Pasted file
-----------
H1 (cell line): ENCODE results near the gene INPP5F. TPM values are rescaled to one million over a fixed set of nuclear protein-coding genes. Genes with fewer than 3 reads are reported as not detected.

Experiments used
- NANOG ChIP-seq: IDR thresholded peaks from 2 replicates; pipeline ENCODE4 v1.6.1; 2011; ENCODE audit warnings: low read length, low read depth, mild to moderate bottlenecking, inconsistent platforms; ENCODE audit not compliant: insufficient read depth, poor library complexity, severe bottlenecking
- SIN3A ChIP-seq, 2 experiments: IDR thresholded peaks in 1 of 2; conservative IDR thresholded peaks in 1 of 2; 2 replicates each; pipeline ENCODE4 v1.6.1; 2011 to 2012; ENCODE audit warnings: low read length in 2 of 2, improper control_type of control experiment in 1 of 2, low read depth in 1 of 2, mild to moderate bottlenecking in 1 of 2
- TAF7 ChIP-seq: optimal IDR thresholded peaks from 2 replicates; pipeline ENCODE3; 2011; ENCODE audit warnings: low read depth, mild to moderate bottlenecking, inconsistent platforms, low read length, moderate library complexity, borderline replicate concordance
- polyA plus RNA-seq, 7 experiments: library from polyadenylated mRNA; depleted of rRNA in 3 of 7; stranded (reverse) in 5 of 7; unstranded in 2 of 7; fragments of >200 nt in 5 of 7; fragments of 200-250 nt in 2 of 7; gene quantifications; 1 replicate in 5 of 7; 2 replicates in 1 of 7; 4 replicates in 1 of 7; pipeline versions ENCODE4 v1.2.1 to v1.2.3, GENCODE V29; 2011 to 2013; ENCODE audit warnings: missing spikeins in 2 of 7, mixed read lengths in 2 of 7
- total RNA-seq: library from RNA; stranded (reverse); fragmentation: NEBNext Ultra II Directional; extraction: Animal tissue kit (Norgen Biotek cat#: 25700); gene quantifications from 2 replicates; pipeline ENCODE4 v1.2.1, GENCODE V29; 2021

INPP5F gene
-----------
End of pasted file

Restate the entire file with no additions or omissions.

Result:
H1 (cell line): ENCODE results near the gene INPP5F. TPM values are rescaled to one million over a fixed set of nuclear protein-coding genes. Genes with fewer than 3 reads are reported as not detected.

Experiments used
- NANOG ChIP-seq: IDR thresholded peaks from 2 replicates; pipeline ENCODE4 v1.6.1; 2011; ENCODE audit warnings: low read length, low read depth, mild to moderate bottlenecking, inconsistent platforms; ENCODE audit not compliant: insufficient read depth, poor library complexity, severe bottlenecking
- SIN3A ChIP-seq, 2 experiments: IDR thresholded peaks in 1 of 2; conservative IDR thresholded peaks in 1 of 2; 2 replicates each; pipeline ENCODE4 v1.6.1; 2011 to 2012; ENCODE audit warnings: low read length in 2 of 2, improper control_type of control experiment in 1 of 2, low read depth in 1 of 2, mild to moderate bottlenecking in 1 of 2
- TAF7 ChIP-seq: optimal IDR thresholded peaks from 2 replicates; pipeline ENCODE3; 2011; ENCODE audit warnings: low read depth, mild to moderate bottlenecking, inconsistent platforms, low read length, moderate library complexity, borderline replicate concordance
- polyA plus RNA-seq, 7 experiments: library from polyadenylated mRNA; depleted of rRNA in 3 of 7; stranded (reverse) in 5 of 7; unstranded in 2 of 7; fragments of >200 nt in 5 of 7; fragments of 200-250 nt in 2 of 7; gene quantifications; 1 replicate in 5 of 7; 2 replicates in 1 of 7; 4 replicates in 1 of 7; pipeline versions ENCODE4 v1.2.1 to v1.2.3, GENCODE V29; 2011 to 2013; ENCODE audit warnings: missing spikeins in 2 of 7, mixed read lengths in 2 of 7
- total RNA-seq: library from RNA; stranded (reverse); fragmentation: NEBNext Ultra II Directional; extraction: Animal tissue kit (Norgen Biotek cat#: 25700); gene quantifications from 2 replicates; pipeline ENCODE4 v1.2.1, GENCODE V29; 2021

INPP5F gene